Apex court ruling on Jacob Zuma hailed as 'victory for the rule of law'

29 June 2021 - 15:54
Former president Jacob Zuma during an appearance at the state capture commission. File photo.
Former president Jacob Zuma during an appearance at the state capture commission. File photo.
Image: Alon Skuy/Sunday Times

The landmark judgment by the Constitutional Court effectively sending former president Jacob Zuma to prison for 15 months has been described as a victory for the rule of law.

Reacting to the judgment, various political parties welcomed it, with the DA saying it will go a long way towards showing that no-one is above the law.

The ANC will at its national executive committee (NEC) meeting this weekend reflect on the implications.

This is the first time since democracy that a former president has been sentenced to imprisonment.

“The NEC that will take place this weekend will reflect on the implications and consequences of the judgment,” said ANC spokesperson Pule Mabe. “We further reaffirm our commitment to upholding the rule of law and fulfilling the aspirations of our constitutional democracy.”

The ANC previously failed in its attempt to convince Zuma to comply with the Constitutional Court’s earlier judgment and appealed to him on several occasions to appear before the commission of inquiry into allegations of state capture.

“You would recall that previously the national officials had met with the former president to reflect on his unwillingness to appear before the commission to deal with whatever issues he might have wanted to ventilate. So there was that engagement, the national executive committee itself has also reflected on this kind of development,” said Mabe.

“Now that there is a decision, the NEC is sitting this weekend and it will be able to reflect on the consequences and implications of this kind of decision. We indeed call on our structures, members and society at large to remain calm. We have affirmed our support for the rule of law and are really observing the development of our constitutional democracy.”

The Constitutional Court on Tuesday sent shock waves across the country, and abroad, when it found Zuma guilty of contempt of court and sentenced him to 15 months' direct imprisonment.

The apex court found that Zuma’s defiance of its earlier order ruling that he not only comply with the state capture inquiry by appearing before it, but also answer questions posed to him.

The court found that Zuma had openly defied this order and had even said in letters to the commission that he had no desire to comply. There was therefore no other option but to send him to prison to send a warning to others that the constitution cannot be openly defied, the court said.

DA leader John Steenhuisen said the judgment showed that no-one was above the law, “not even a former president who still enjoys strong support within the ruling party”.

“Mr Zuma, who has steadfastly dodged his day in court for well over a decade while claiming all the while that his day in court is all he wanted has finally started to run out of runway,” Steenhuisen said.

Zuma has to hand himself over to authorities within the next five days, failing which police minister Bheki Cele must intervene to ensure the former statesman is handed over to correctional services authorities within three days, should he not comply with the five- day deadline.

“We may have other challenges as a country right now but this judgment has struck a crucial blow for equality before the law without which no democracy can prosper,” said  Steenhuisen. “We call on Mr Zuma to co-operate with the law-enforcement agencies and to hand himself over to begin to serve the sentence.”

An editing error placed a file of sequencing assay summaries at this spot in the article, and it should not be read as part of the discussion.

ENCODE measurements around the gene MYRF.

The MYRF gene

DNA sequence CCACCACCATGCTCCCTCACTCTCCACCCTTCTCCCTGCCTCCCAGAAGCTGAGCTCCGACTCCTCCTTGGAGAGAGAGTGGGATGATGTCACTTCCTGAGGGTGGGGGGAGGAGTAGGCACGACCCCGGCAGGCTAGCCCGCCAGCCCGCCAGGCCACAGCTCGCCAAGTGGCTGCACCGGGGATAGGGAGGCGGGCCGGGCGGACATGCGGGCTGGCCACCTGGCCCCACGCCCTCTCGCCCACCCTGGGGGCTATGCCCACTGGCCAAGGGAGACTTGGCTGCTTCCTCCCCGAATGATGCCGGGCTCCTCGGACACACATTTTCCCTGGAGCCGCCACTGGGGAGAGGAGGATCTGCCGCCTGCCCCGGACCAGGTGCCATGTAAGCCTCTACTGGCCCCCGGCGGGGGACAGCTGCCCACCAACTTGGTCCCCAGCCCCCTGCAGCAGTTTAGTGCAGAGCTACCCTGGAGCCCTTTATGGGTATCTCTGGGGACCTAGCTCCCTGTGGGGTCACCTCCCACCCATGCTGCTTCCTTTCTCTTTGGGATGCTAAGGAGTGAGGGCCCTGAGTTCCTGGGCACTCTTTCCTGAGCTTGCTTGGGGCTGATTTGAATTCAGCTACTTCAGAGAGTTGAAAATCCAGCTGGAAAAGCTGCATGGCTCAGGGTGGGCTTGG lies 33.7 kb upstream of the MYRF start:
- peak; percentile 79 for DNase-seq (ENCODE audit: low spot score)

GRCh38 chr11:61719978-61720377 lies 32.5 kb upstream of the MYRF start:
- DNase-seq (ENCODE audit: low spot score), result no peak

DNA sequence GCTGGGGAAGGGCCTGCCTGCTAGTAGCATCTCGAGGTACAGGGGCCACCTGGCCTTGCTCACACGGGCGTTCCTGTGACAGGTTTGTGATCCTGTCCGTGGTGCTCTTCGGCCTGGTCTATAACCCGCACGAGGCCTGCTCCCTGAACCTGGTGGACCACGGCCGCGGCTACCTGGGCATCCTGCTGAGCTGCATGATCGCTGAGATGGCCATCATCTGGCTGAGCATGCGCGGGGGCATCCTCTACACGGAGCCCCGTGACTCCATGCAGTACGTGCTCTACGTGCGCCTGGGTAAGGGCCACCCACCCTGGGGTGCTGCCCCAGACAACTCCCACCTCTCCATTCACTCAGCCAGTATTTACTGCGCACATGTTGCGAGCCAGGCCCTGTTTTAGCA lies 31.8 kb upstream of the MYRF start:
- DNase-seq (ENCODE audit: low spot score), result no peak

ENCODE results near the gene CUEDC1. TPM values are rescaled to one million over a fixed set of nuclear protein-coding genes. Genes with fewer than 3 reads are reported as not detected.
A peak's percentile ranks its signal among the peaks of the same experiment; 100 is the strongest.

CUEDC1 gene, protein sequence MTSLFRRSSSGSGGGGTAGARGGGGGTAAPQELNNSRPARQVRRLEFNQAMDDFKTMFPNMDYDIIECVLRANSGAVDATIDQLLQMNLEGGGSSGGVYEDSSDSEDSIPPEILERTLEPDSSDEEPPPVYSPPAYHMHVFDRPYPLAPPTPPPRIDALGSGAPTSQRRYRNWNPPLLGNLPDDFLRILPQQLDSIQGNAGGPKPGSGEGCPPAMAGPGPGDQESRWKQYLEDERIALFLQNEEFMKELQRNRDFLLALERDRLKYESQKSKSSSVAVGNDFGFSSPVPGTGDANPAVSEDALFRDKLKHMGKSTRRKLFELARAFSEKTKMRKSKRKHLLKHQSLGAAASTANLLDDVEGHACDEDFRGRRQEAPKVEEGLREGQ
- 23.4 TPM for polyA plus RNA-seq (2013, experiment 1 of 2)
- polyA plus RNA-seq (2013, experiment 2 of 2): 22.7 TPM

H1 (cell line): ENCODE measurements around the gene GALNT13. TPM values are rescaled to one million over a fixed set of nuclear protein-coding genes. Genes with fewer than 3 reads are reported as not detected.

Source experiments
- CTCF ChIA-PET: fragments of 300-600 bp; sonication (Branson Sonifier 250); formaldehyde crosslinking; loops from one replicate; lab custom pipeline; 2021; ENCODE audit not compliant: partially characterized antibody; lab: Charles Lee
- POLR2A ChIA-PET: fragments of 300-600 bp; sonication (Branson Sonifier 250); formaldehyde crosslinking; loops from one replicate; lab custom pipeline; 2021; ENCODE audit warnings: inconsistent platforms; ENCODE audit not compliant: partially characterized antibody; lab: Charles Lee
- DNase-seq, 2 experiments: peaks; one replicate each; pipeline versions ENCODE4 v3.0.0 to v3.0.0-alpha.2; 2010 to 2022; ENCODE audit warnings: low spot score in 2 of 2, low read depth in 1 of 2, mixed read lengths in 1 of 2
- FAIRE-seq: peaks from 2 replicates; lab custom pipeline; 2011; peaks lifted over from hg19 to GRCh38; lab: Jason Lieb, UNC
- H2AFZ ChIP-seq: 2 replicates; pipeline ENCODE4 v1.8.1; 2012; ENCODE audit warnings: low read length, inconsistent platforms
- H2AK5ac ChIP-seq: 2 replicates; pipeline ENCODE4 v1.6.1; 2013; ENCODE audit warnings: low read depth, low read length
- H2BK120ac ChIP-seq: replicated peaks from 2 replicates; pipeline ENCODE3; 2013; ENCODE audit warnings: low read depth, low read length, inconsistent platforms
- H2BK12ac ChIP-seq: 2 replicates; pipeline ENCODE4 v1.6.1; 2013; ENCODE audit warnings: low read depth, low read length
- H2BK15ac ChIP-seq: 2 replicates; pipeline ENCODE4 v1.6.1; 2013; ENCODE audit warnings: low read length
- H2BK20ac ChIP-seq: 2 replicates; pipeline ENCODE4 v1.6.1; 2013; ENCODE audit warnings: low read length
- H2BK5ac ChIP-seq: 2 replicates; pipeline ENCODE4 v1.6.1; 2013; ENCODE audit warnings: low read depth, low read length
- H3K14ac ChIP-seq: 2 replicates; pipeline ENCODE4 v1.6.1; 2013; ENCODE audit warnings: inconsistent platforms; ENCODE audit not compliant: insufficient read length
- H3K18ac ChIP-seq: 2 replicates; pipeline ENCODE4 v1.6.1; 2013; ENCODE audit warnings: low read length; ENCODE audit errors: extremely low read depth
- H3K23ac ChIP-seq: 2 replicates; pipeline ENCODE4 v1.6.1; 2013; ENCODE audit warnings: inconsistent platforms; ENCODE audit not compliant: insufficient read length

UDM leader Bantu Holomisa echoed the same sentiments, adding that this was a “stern warning that all South Africans should respect the courts and the laws of this country”.

The IFP, which welcomed the ruling, said it could easily have been avoided had Zuma simply complied and appeared before the commission.

“We hope that he will respect and honour this ruling, and comply with the order that he must submit himself to the police within the next five days,” IFP spokesperson Mkhuleko Hlengwa said. “The IFP further calls for calm, as we are well aware of the volatile situation at present. We implore the supporters of former president Jacob Zuma to act with restraint and accept the Constitutional Court ruling.”

ActionSA believes that further action should be taken against Zuma and called for his presidential benefits to be immediately revoked.

“It is now incumbent on President Cyril Ramaphosa to do the right thing and ensure through the appropriate processes that Zuma no longer receives any benefits from South African taxpayers. Someone who undermines the rule of law should not receive a salary from law-abiding South Africans,” said ActionSA's Herman Mashaba.

Freedom Front Plus leader Pieter Groenewald said the judgment was proof that though the wheels of justice turn slowly, this sent a message that justice will ultimately prevail.

“The world will see that SA's judiciary and constitutional democracy are standing strong and it is indeed a positive development,” Groenewald said. “The judgment sends a loud and clear message that Zuma and everyone else in SA must realise that they are not above the law and that they must respect it.”

EFF leader Julius Malema expressed gratitude to the ConCourt, "for protecting our democracy and once more proving that we are all equal before the law."

He also extended well wishes to the former President, saying the current obstacle of his imprisonment will pass.

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